OSHA already requires most businesses to keep records of work-related injuries and illnesses through Form 300A — Summary of Work Related Injuries and Illnesses, Form 300 — Log of Work-Related Injuries and Illnesses and Form 301 — Injury and Illness Incident Report. But now the agency has taken this a step further with a new recordkeeping and reporting rule designed to “modernize injury data collection to better inform workers, employers, the public and OSHA about workplace hazards.”
The new rule, issued May 11, 2016, will require certain employers to send their injury and illness data to OSHA, who will then post the information on the agency’s website. Anyone can visit the public database for details on work injuries throughout the United States.
The electronic submission requirements take effect January 1, 2017, but they will be phased in over two years as follows:
By July 1, 2017
Businesses with 250 or more employees in an industry that’s already required to keep OSHA injury and illness records — and businesses with 20-249 employees and in a high-risk industry — must electronically submit 2016 information from Form 300A-Summary of Work-Related Injuries and Illnesses.
By July 1, 2018
Businesses with 250 or more employees must electronically submit 2017 information from all three OSHA forms: Form 300 — Log of Work-Related Injuries and Illnesses, Form 300A — Summary of Work-Related Injuries and Illnesses, and Form 301 — Injury and Illness Incident Report. Businesses with 20-249 employees must electronically submit 2017 information only from Form 300A — Summary of Work-Related Injuries and Illnesses.
Beginning in 2019 and every year thereafter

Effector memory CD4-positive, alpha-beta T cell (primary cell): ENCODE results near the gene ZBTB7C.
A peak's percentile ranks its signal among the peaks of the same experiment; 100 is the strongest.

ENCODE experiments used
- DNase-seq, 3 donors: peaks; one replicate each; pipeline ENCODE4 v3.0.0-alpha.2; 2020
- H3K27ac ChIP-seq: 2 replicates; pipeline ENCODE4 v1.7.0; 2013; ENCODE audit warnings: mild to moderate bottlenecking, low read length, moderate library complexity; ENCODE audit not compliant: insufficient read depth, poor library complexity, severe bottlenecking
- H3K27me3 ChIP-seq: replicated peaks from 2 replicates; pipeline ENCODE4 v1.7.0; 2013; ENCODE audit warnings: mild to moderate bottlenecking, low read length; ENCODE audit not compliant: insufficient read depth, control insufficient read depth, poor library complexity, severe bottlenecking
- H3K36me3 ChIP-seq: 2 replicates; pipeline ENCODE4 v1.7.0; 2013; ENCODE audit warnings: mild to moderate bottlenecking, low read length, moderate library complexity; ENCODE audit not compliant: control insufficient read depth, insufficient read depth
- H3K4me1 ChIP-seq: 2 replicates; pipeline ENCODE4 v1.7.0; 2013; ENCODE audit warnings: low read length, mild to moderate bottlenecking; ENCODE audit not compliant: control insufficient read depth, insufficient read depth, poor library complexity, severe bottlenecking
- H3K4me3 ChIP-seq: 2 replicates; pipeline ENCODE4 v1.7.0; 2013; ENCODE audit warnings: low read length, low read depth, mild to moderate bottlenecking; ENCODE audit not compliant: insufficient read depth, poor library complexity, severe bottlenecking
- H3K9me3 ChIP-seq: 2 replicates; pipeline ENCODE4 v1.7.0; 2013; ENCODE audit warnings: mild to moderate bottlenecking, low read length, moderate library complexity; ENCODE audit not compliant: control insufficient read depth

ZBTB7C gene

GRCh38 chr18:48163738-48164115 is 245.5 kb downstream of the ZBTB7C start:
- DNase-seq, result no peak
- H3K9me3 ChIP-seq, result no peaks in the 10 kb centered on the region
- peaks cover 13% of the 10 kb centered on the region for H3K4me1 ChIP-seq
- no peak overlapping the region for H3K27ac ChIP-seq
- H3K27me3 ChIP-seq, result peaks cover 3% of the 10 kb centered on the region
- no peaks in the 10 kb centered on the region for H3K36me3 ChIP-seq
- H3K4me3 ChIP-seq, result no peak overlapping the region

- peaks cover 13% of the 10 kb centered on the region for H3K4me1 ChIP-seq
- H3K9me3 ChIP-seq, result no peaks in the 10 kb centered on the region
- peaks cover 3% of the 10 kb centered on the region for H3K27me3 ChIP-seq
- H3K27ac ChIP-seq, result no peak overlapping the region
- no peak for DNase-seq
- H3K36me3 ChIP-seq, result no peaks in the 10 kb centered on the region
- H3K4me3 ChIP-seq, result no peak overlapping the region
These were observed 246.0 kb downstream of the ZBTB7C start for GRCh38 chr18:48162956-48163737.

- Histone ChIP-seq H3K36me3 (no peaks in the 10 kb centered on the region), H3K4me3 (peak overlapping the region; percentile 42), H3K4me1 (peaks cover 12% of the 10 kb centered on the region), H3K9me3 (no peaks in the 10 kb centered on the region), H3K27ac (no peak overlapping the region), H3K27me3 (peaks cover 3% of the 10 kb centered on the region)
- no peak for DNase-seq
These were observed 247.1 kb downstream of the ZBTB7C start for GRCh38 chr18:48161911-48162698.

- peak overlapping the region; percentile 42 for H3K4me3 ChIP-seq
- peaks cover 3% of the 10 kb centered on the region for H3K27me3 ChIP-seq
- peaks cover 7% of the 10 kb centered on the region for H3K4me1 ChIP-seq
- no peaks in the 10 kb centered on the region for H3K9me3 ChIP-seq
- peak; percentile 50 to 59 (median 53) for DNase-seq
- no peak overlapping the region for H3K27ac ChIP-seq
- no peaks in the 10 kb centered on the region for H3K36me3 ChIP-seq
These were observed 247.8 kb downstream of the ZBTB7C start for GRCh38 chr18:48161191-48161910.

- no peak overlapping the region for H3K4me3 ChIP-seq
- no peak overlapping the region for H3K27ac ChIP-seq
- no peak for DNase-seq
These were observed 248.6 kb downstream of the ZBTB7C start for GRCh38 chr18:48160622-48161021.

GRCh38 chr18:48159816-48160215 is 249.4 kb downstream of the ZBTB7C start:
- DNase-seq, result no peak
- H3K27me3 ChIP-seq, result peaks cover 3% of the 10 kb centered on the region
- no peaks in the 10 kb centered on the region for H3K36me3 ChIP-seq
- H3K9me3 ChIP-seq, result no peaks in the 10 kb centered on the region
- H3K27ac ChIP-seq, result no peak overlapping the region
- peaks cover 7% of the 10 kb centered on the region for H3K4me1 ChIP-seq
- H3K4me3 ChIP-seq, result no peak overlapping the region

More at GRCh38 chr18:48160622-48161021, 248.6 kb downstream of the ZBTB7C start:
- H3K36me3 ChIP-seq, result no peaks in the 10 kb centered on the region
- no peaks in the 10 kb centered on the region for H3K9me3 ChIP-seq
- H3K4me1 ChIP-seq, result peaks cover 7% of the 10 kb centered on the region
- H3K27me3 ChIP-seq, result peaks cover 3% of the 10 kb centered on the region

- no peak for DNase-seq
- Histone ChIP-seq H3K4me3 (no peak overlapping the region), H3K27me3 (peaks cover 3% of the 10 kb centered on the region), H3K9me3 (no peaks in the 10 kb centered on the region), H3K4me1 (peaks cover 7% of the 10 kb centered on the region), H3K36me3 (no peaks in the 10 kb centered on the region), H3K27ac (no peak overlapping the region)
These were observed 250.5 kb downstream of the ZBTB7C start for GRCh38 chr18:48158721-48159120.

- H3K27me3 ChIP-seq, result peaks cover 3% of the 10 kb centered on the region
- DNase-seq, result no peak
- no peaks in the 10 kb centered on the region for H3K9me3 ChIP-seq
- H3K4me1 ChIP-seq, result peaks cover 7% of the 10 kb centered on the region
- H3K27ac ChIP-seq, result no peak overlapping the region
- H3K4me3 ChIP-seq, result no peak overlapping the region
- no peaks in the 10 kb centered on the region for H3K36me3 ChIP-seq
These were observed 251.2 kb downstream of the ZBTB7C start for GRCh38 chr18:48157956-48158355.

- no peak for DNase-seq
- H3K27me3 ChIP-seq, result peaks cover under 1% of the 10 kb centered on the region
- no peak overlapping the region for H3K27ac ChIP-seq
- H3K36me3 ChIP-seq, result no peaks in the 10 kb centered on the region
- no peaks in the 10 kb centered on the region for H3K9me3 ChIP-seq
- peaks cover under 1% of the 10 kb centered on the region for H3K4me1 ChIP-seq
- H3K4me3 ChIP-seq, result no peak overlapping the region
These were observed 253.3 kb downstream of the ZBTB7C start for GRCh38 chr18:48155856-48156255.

Applicable injury and illness information must be submitted by March 2.
What to do next to comply with newest OSHA rule
Why the new rule? OSHA hopes that by making injury information available publicly, employers will take workplace safety that much more seriously. The rule also supports accurate and complete reporting of work-related injuries and illnesses by encouraging employers to:
- Inform employees of their right to report incidents without retaliation (see below)
- Create reasonable procedures for employees to report incidents that don’t discourage or deter
- Not retaliate against employees for reporting injuries and illnesses
Be certain your workplace is committed to safety and complying with OSHA’s recordkeeping requirements. In preparation of the upcoming new rule, you should:
- Make sure you are posting the OSHA Job Safety and Health — It’s the Law federal poster from April 2015 to comply with the new OSHA notification requirement to inform employees of their right to report work-related injuries free from retaliation
- Review your injury reporting procedures and make any necessary adjustments
- Revisit the proper reporting procedures and how to complete OSHA Forms 300, 300A and 301 at Injury & Illness Reporting